BLACKSBURG, Va. — Andrew Rash thought he’d be playing professional baseball this summer. Instead, the Virginia Tech senior finds himself in limbo, unsure if he’ll return to the Hokies for one more season or just move on with his life after baseball.
“I don’t really know right now what I’m going to do,” Rash said from his family’s South Carolina home this week. “I’d love to come back and play. At the same time, I have to see what’s best for me and what’s best for the baseball program.”
Rash is set to graduate from Tech in December. Many, including Rash, assumed he’d be selected in Major League Baseball’s first-year player draft earlier this month. He didn’t join any summer league team and the Hokies’ baseball program didn’t set aside any scholarship funds for him to play in 2013.
“It was frustrating,” Rash said. “I was getting a lot of interest from teams. It was definitely a frustrating process. I don’t understand a lot of it.”
What Rash does understand is that a subpar season combined with injury questions is probably what dropped his draft stock.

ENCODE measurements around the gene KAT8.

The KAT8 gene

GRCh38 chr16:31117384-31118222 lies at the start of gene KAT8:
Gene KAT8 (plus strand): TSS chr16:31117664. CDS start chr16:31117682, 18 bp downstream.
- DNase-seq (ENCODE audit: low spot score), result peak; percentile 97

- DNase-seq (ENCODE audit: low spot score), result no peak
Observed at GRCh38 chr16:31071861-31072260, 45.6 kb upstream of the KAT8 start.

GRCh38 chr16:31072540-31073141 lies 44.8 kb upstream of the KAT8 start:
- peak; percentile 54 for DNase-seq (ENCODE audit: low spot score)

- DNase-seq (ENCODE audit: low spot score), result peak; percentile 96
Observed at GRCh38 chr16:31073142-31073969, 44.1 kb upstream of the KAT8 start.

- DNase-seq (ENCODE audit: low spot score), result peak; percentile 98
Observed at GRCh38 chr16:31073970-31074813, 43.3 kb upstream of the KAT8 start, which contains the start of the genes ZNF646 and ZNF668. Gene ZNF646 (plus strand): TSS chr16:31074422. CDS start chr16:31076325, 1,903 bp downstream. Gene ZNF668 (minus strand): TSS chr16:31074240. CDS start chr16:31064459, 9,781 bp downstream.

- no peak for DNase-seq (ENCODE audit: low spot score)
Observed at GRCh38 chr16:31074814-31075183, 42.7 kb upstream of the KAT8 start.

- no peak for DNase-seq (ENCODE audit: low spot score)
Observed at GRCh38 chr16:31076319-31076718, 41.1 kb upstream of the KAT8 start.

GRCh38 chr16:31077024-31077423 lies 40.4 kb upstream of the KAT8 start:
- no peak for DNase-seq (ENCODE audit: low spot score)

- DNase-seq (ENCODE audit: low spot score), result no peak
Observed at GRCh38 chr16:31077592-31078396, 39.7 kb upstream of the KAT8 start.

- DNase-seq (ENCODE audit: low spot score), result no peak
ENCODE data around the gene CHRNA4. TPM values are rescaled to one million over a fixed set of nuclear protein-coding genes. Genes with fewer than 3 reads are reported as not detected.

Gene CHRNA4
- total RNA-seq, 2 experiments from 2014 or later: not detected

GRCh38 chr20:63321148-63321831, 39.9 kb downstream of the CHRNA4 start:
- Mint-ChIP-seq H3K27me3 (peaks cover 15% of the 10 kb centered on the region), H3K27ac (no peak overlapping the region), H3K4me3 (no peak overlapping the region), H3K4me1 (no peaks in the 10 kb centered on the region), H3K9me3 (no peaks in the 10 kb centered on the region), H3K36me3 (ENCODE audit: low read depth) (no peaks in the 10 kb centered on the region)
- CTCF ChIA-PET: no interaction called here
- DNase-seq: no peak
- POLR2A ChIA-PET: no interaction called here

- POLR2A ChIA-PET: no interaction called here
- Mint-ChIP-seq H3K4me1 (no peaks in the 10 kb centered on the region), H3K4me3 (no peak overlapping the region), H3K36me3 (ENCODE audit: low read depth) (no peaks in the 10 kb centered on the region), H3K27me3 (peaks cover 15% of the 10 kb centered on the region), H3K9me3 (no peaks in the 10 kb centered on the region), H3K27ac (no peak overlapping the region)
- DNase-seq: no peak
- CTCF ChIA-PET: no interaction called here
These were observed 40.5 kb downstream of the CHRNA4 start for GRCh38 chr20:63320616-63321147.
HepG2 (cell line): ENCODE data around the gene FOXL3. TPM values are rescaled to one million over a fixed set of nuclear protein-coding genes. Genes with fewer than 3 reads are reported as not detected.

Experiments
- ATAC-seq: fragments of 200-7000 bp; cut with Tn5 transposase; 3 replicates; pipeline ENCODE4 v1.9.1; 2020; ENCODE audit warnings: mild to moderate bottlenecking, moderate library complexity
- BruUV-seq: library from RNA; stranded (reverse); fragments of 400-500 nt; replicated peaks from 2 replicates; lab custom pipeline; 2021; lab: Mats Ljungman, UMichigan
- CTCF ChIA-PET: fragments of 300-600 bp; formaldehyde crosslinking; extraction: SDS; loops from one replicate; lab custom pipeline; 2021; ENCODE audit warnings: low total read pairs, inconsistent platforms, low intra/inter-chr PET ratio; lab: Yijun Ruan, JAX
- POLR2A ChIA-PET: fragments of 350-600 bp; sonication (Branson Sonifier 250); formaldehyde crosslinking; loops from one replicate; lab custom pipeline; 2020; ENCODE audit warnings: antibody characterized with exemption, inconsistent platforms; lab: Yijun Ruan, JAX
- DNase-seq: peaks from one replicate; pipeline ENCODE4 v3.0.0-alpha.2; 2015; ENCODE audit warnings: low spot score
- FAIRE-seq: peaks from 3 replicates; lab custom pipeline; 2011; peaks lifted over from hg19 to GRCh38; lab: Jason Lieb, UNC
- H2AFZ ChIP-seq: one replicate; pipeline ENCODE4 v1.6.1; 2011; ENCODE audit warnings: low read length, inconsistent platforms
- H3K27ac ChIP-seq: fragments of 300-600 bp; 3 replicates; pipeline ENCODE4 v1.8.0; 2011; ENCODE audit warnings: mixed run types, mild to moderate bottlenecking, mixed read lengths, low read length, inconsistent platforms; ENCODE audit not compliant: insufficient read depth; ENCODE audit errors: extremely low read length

As a sophomore in 2011, he hit .335 with 18 home runs and 53 RBI, all career highs. He was drafted by the San Diego Padres in the 36th round, but opted to return to Virginia Tech to play another season for the Hokies and raise his draft stock.
Instead, Rash hit .273 this season, the lowest average of his three-year Hokies career, with 11 home runs and 34 RBIs.
It was part of a disappointing year for the Hokies, who went 34-21 and missed the Atlantic Coast Conference tournament after finishing 11-19 in league play.
The 5-foot-11, 190-pound Rash missed the final two games, ACC contests at North Carolina, with a concussion.
“He’s one of the top kids in the league,” Tech coach Pete Hughes said. “He had a bad year. I was hurting for him, too. He deserves the chance to play at the next level.”
Hughes would like to give Rash a chance to play one final season for the Hokies, if he can make the numbers work.
“We’re trying to make that happen,” Hughes said. “We definitely want him in uniform for us.”
Cancer claimed Rash’s father when Rash was just 6, and his mother, Frances, raised him and his two sisters. Now, Rash doesn’t want to place an extra financial burden on his mother just so he can spend one more year playing baseball.
“We’ll try to make it happen,” Hughes said. “He’s someone we’d like to have in our program.”
Rash is confident Hughes will help him out if possible.
“I know he’ll do what he can for me,” Rash said. “He always has.”
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